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How to make parmesan stock at lynnecurry.com.

5 Simple (and Free) Soup Stocks to Recharge Your Life

There are times every year when I need to do a diet reset: after vacation, before the holidays and again afterwards.

Not in a “no more bread ever,” I’ve-got-to-lose-10-pounds self-punishing kind of way. But more to refocus on food as the source of energy and well-being. To choose more of the foods that make me feel fully nourished, not momentarily pleased. And to do that more frequently.

This week is one of those times. Post Thanksgiving and on the doorstep of the December holiday season. We vacationed last week on the Oregon coast and by the time I got home, the feeling hit me: time for a reset.

And don’t we all want to head into the coming days of indulgence feeling really good?

The answer, simply, is more soup.

Minestrone soup recipe at lynnecurry.com.

It’s only Wednesday, and I’ve already made two different pots: minestrone and lentil, two of my family’s favorites.

So, not only is everyone getting more servings of vegetables {ahem, that we all need–note to self}, but they’re happy. So, we can sit around the dinner table and talk about basketball and Christmas lists and holiday concerts. And I don’t have to say a word about anyone eating their broccoli.

For any busy parent, soup can be made at any time of day or night, needs little attention and is ready whenever the first person walks in the door, saying, “Mom, what’s for dinner. I’m starving!”

While you can make soup out of nearly anything you’ll find in the fridge, good homemade soup depend on good stock. Or broth. And to make and eat more soup, you need a ready supply of good-quality stock.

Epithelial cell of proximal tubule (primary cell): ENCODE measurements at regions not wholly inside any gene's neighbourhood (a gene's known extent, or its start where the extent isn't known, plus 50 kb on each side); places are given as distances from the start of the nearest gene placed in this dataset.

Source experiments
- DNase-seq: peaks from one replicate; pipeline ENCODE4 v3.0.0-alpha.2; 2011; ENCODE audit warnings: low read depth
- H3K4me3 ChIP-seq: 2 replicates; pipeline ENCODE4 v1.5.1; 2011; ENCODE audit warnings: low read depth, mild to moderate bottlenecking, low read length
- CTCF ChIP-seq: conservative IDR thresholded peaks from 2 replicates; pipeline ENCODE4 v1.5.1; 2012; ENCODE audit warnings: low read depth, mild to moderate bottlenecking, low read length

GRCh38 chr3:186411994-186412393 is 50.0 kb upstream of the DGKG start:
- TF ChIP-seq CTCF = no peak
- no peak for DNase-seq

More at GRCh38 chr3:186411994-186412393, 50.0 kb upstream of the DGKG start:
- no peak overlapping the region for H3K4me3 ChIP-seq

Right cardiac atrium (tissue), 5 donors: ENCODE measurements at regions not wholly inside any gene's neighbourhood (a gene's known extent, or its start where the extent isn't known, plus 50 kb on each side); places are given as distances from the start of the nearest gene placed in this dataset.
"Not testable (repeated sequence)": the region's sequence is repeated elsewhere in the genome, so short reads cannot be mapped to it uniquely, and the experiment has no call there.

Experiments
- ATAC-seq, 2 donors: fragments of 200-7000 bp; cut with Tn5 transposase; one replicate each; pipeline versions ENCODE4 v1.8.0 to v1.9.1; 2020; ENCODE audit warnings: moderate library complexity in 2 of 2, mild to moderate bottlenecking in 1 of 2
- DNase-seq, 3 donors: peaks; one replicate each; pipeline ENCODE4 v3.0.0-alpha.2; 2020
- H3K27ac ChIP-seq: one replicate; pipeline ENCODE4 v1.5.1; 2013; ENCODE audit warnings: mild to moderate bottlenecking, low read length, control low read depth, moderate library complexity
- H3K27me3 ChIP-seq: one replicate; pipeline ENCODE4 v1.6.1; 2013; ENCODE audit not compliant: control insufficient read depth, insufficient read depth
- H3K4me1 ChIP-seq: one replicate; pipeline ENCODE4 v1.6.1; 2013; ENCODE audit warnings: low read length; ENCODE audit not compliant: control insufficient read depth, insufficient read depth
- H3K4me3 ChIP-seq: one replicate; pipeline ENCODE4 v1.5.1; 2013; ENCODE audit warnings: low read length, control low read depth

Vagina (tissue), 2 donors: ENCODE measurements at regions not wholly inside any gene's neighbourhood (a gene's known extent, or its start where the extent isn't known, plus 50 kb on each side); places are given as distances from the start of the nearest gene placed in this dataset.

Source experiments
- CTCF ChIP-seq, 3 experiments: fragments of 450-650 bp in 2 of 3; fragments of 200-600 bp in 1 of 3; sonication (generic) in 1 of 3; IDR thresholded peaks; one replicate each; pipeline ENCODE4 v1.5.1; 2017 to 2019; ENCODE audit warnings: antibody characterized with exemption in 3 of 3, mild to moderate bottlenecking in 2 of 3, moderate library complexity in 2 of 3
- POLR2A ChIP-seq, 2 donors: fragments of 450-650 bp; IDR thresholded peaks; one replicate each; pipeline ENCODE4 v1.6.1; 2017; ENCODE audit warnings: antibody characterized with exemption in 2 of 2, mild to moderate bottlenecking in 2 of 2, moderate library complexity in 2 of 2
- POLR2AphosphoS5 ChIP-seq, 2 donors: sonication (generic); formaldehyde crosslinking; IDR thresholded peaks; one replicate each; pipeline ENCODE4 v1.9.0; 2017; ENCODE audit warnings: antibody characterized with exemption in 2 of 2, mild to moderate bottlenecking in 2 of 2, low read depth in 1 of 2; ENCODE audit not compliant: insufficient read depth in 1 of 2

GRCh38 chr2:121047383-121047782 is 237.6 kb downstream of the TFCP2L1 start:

Why Homemade Soup Stock?

I try to avoid buying chicken stock from a can or a box. For one thing, most of them aren’t very good. So, what are you really paying for other than some seasoned, salted water?

Aside from that, chickens are not treated very well {an issue I research and write about for my day job, so go here if you’d like to learn more.}

Turkey stock how to at lynnecurry.com.

Now, I love a good poultry stock and beef bone broth. But, when I don’t have a supply of either of those, there are several other stocks and broths I depend on for making soup.

Essentially, stock is all the same thing: a flavorful liquid into which you cook ingredients to make a soup {or stew or vegetable ragout or pasta or risotto or pilaf}.

None of them come out of a box or a can {though coconut milk and whole peeled tomatoes are both excellent go-tos}. In fact, these soup stocks* are absolutely free.

Here are my five favorite soup stocks to use that all depend on the type of soup you want to make.

5 Simple Homemade Soup Stocks*

Bean water or stock for soup at lynnecurry.com.

*I use the term stock for simplicity sake and because these tasty liquids are just the building blocks, not something you’d eat as is {like a good broth}. You can call them whatever you like!

1. Bean Stock

I call it bean water, and this is my most popular post ever! This is my all-time favorite because it’s a bonus simply from boiling dry beans. So whether I’m cooking pinto beans for chili or white beans for minestrone, I don’t need to use hunt down any other stock. For a flavor boost, I add a garlic clove or hunk of onion and a bay leaf.

End of summer chowder recipe at lynnecurry.com.

2. Vegetable Stock

I have to admit that I’m usually too lazy to make a classic vegetable stock–even though it’s pretty quick. But when there’s a star vegetable involves, such as this corn chowder, I’m all over it. It’s a great habit to use the well-scrubbed stems and tops from all kinds of vegetables to toss into a pot and simmer away for 30 minutes to an hour.